This past summer, I was spoken to by Michael Weisskopf, a very well-known journalist. A senior correspondent for TIME magazine, Weisskoph was sent to Iraq on an assignment. He was riding in a tank with three other soldiers when a grenade was thrown into the vehicle. Before it could explode, he picked it up and attempted to throw it out of the tank. In doing so, he had his right hand blown up and now uses a prosthetic hand in place. He has worked for TIME for many years and loves the job of reporting and investigative journalism.
During his speech, however, he too mentioned the issue that this article brings to mind. When an audience member asked him about if he thought there was a decreasing amount of newspapers and an increasing amount of people using the internet as their main source of news, he responded with "absolutely."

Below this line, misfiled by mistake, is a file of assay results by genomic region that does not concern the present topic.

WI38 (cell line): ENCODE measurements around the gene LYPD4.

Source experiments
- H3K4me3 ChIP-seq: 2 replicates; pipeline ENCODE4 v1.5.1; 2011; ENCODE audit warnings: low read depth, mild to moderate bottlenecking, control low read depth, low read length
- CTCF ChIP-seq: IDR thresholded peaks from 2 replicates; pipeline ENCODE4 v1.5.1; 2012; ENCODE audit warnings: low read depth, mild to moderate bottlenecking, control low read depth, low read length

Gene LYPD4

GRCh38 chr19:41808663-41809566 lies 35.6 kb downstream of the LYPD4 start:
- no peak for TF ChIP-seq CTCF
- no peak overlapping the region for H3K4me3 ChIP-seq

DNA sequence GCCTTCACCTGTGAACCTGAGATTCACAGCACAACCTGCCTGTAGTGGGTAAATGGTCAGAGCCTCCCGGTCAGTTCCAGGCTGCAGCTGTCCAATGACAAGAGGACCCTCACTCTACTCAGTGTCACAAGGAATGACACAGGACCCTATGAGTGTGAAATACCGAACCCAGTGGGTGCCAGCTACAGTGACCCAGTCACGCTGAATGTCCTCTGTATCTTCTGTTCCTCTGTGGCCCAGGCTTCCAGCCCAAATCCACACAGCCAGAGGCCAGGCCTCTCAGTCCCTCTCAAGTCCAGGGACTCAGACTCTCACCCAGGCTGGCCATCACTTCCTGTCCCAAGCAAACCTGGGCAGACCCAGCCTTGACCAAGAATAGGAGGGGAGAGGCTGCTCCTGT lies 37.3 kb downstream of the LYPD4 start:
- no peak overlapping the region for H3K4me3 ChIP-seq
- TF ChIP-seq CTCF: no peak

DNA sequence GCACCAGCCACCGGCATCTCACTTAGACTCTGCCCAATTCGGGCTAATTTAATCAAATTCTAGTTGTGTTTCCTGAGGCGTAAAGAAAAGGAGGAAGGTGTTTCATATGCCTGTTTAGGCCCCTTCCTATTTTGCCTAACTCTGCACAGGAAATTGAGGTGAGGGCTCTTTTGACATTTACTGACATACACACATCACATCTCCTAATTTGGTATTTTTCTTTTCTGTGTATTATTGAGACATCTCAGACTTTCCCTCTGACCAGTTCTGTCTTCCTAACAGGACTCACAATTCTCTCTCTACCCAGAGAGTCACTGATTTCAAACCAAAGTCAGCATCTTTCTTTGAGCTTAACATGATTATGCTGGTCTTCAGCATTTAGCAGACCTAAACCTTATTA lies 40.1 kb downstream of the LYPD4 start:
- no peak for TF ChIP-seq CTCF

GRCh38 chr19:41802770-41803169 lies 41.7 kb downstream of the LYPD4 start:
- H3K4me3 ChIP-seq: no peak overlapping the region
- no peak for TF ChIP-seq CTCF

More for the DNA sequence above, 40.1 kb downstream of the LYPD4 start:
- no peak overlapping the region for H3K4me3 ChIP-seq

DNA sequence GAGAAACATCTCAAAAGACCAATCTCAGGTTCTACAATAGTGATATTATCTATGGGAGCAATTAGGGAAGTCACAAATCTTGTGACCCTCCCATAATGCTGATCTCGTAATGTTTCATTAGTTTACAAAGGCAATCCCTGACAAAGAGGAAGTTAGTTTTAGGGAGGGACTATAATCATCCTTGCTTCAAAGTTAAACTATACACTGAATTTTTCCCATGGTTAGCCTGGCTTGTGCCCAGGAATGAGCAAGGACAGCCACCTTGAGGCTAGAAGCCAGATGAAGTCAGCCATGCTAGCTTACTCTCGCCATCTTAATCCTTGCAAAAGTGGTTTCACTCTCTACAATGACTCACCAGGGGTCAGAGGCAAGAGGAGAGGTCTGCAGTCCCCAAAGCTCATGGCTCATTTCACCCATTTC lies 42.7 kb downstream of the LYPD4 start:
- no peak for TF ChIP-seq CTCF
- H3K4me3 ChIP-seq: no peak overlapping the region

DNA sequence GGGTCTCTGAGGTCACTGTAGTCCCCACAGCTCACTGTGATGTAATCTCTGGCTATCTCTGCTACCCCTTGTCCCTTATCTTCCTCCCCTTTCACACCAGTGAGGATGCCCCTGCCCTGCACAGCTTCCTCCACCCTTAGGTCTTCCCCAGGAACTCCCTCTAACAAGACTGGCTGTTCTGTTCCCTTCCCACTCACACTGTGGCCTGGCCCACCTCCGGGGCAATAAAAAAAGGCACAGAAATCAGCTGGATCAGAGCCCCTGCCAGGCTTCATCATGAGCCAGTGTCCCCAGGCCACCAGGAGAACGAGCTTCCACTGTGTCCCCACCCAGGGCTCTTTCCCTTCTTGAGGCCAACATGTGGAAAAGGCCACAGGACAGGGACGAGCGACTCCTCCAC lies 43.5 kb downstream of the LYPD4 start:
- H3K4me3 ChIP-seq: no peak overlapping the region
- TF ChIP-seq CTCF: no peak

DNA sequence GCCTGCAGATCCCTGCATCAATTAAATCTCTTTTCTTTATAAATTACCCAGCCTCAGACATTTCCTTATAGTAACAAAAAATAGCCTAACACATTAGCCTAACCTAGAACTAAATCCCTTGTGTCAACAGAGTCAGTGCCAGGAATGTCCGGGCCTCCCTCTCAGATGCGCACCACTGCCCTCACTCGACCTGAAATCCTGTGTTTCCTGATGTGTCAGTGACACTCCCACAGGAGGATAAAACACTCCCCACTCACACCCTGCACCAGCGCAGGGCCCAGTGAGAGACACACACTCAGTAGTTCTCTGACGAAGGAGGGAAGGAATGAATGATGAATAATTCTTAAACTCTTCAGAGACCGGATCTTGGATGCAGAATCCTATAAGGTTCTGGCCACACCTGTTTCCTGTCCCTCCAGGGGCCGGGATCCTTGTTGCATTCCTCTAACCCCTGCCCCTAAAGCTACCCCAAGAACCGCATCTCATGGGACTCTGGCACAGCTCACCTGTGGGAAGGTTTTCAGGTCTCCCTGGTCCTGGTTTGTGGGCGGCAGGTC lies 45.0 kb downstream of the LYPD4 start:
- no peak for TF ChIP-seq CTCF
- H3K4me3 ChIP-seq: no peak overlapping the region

At the time, this statment blew my mind. How could a man of such prestige that feels so much passion towards the magazine, a printed form of media, he works at admit defeat? How could he back down, only to let newspapers and magazines alike go completly extinct without attempting any sort of prevention or fight?
However, as he proceeded with his point, it started to make sense. He nor anyone else was "admitting defeat." They were simply adapting. Whether we like it or not, the internet is here to stay. Nothing will get worse about the internet, only better. It is highly unlikly, both in the near future and the long term, that we will revert back to the time when you got your news strictly from newspapers and other forms of printed media. Now that the internet's potential has been realized, it will not be limited.
What we need to do is find a way to make newspapers and magazines unique in a way that is not applicable to the ways of the internet. Though it will be hard to find such a way, it is possible and I believe this will someday be acheived.